Electronic Design

Tiny 10-A POL Module Needs Less Bulk Capacitance

A step-down regulator that can hide behind boards enters the point-of-load battleground.

THERE'S A NEW ENTRY IN THE NON-ISOLATED point-of-load (niPOL) sweepstakes. Linear Technology's 10-A (14-A peak) step-down regulator module incorporates everything except input and output capacitors in a lowprofile (2.8 mm), 15- by 15-mm surfacemount land-grid array package.

The module consists of a current-mode controller, ultra-low RDS(ON) FETs with fast switching speed and integrated Schottky diodes, and an inductor. Thanks to its low package profile, it can be mounted on the bottom of a circuit board, saving room on the top surface. Also, its 104 solder pads provide a large enough heat-conduction path to the circuit board, eschewing additional heatsinks and cooling airflow. The base-model LTM4600EV converter operates over an input voltage range of 4.5 to 20 V and supports an output voltage range of 0.6 to 5 V, set by a single resistor. The high-voltage LTM4600HVEV features an operating voltage range from 4.5 to 28 V. Typical switching frequency is 800 kHz at full load. Fault-protection features include integrated overvoltage and short-circuit protection with a defeatable shutdown timer. A built-in soft-start timer is adjustable via a small capacitor.

MODEST OUTPUT-CAPACITANCE REQUIREMENTS Linear showed me the LTM4600 and emphasized how simple it was to design-in, given its all-in-one nature. But when I looked at the design data, I asked about an obvious absence.

Most of the bulk-capacitance typical step-down niPOLs needed to support large, fast current swings in the load appeared to have been left out (see the figure). My question led to a detailed description of the design of the part.

(To be fair, Linear's marketing message was on target. Fewer big tantalum capacitors around the converter's output make it simpler for project engineers to pack the required power into a smaller amount of board space. But what makes this possible?)

Looking at what the data sheet has to say about output capacitance, I learned that the internally optimized loop compensation provides sufficient stability margin for all ceramic capacitor applications. The LTM4600 exhibits low output voltage ripple, allowing a smaller value for COUT, as long as it exhibits low enough effective series resistance (ESR) to meet the output voltage ripple and transient requirements.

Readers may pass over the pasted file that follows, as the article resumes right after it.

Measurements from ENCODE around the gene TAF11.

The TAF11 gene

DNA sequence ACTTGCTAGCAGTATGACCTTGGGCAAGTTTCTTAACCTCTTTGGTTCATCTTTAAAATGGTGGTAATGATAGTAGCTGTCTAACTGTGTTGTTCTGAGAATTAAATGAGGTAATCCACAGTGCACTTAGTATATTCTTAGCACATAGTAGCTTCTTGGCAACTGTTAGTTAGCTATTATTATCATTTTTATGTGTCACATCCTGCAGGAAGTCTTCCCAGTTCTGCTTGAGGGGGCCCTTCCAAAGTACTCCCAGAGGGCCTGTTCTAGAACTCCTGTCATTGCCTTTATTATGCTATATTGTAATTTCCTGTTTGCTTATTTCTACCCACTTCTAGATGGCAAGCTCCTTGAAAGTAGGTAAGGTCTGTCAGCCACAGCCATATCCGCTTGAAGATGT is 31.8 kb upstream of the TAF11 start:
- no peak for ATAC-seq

COUT can be a low-ESR tantalum capacitor, a low-ESR polymer-capacitor, a ceramic capacitor, or some combination. If all ceramic output capacitors are used, the typical capacitance is 200 µF. The system designer may require additional output filtering.

Circuit designers sometimes need to further reduce output ripple or dynamic transient spike. If so, a table in the data sheet contains an output capacitance matrix that enables designers to relate input and output voltages to the design's required performance in terms of output voltage droop, peakto-peak deviation, and recovery time during a 5-A/µs transient.

Regardless of those conditions, the table values for output capacitance based on ceramic capacitors ranging from 66 to 400 µF with parallel capacitance are achieved with electrolytics ranging from 470 µF to "none." (The value of the ceramics rises as the value of the electrolytics goes down, so the maximum capacitance on the output is never higher than 570 µF.)

MORE DESIGN DETAILS Current-mode control provides cycle-by-cycle fast current limit. Foldback current limiting is provided in an over-current condition while VFB drops.

Transient measurements in the lab show the control loop responding with no clock latency. Linear's engineers say this is unique to the valley-model control architecture of the module. The output voltage typically turns around in 4 to 6 µs, and it recovers fully in 20 to 25 µs.

Pricing for the LTM4600EV starts at $16.50 each and the LTM4600HVEV starts at $19.50 each in 1000-piece quantities. Both are tested and guaranteed to operate from -40°C to 85°C. The device is sampling, and the company is accepting volume orders this quarter.

Linear Technology
www.linear.com

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